And when it came down to the July trading deadline, Houston made out as buyers, acquiring Aubrey Huff from the Devil Rays and inquiring about many other players. The Brewers, by contrast, seemed to play the middle of the market, making one big "sell" of the team's leading slugger, Carlos Lee, that will color the general perception of the team's prospects. However, GM Doug Melvin got back two very useful major league players from the Texas Rangers – young run-producing outfielder Kevin Mench and reliever Francisco Cordero, who have already both contributed to a series winninggame over the Cincinnati Reds. Cordero in particular is positioned to have an immediate impact as the Brewers' new closer, replacing the suddenly erratic Derrick Turnbow. Unlike the Phillies' salary dump of Bobby Abreu to the Yankees, the Brewers got back players of value and addressed immediate needs with the trade of Lee, who was having a career year in his contract year.
Looking to the Long Term
New owner Mark Attanasio made two strong moves early by upping the team's payroll and committing longterm to Sheets and slugging outfielder Geoff Jenkins. This has stabilized the team, and helped bring fans back to the ballpark, as attendance has been up every year of Attanasio's ownership, and shown an increase of nearly 8,000 fans per game from a low point in 2003.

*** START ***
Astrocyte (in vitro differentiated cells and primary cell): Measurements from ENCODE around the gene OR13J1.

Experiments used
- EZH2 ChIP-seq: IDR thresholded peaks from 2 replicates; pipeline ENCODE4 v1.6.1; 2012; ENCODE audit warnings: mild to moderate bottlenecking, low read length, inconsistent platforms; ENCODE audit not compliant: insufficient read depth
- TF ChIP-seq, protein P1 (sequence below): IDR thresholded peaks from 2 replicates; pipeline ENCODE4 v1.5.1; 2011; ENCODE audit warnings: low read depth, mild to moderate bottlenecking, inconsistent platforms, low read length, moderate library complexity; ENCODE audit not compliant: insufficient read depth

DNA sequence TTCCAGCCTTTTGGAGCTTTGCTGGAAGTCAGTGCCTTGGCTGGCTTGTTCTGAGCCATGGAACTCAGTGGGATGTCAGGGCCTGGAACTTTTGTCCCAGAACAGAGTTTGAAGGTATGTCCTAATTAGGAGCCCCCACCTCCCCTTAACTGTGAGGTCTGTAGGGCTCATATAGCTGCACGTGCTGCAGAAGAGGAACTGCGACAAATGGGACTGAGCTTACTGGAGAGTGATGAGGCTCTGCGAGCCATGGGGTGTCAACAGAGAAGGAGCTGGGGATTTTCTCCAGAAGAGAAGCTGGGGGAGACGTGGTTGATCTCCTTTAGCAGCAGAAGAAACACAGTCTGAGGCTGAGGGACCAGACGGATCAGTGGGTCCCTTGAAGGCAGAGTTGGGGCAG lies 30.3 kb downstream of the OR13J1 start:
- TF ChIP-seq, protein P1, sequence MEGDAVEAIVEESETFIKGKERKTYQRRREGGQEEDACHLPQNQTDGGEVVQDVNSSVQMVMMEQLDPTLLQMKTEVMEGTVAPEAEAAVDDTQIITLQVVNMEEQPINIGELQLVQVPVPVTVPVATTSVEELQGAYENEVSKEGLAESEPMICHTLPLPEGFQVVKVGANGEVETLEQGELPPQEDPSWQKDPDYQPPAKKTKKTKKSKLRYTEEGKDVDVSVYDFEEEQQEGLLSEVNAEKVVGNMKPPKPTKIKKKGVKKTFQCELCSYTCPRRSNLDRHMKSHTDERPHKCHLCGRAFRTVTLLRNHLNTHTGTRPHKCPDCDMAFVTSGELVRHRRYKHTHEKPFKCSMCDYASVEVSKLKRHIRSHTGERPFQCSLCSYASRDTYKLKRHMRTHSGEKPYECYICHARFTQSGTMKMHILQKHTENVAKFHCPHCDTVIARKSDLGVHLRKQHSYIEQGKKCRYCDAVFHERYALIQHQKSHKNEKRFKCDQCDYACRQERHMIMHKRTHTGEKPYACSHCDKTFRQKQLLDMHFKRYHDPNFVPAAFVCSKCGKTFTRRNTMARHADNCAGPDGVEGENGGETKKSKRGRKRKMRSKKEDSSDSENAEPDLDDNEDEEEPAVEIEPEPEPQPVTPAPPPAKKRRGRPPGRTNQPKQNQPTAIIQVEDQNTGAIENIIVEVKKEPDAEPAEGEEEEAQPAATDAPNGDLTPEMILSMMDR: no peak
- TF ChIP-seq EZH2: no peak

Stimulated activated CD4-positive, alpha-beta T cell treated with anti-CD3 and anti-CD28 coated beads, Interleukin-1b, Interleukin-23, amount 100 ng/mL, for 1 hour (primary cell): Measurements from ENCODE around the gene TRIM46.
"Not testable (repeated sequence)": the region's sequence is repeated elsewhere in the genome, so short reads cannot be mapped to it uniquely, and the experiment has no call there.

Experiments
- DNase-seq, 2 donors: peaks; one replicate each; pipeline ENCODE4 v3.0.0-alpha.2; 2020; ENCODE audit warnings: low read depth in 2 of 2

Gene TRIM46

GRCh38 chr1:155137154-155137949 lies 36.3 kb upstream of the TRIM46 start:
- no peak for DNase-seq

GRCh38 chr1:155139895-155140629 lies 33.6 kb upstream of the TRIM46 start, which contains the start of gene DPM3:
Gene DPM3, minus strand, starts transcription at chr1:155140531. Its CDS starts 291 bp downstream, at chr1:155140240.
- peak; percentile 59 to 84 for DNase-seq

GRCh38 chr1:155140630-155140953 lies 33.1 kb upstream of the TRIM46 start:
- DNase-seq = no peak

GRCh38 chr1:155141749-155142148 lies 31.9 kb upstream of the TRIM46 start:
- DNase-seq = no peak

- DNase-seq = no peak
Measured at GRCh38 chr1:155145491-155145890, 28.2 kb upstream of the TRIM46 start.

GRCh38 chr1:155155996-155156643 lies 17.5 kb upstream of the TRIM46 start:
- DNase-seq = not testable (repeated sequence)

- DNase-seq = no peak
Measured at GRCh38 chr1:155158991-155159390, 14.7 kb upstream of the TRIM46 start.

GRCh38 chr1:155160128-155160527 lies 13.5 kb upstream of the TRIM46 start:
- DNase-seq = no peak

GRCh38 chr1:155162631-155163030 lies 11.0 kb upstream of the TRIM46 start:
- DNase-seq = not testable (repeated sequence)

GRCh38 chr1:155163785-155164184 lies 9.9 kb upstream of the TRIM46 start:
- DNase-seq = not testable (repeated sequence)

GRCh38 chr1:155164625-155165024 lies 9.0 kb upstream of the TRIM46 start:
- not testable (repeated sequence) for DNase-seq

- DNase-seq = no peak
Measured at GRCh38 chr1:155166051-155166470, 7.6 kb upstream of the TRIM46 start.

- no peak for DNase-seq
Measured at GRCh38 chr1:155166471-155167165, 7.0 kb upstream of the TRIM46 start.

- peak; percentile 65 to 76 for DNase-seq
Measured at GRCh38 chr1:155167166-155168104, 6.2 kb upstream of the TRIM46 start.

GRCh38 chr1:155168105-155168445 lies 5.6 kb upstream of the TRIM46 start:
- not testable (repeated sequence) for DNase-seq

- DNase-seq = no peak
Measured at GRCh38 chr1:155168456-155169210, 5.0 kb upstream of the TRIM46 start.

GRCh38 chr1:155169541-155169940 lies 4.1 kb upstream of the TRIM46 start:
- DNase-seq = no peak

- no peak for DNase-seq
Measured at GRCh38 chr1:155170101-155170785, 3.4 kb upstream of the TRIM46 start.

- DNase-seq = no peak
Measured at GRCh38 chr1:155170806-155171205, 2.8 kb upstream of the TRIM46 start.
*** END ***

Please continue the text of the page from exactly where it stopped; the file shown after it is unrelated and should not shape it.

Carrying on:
However, many of the trends that last year's Brewers displayed are still with them. Team defense, hardly a point of pride last year, is still a big problem as the Brewers are near the bottom of the majors in errors committed and unearned runs allowed. Another bugaboo has been their scuffling play on road trips. Last year's team played 11 games under .500 in away games, and this year's team has already hit a lower point, with a 19-34 record away from Miller Park.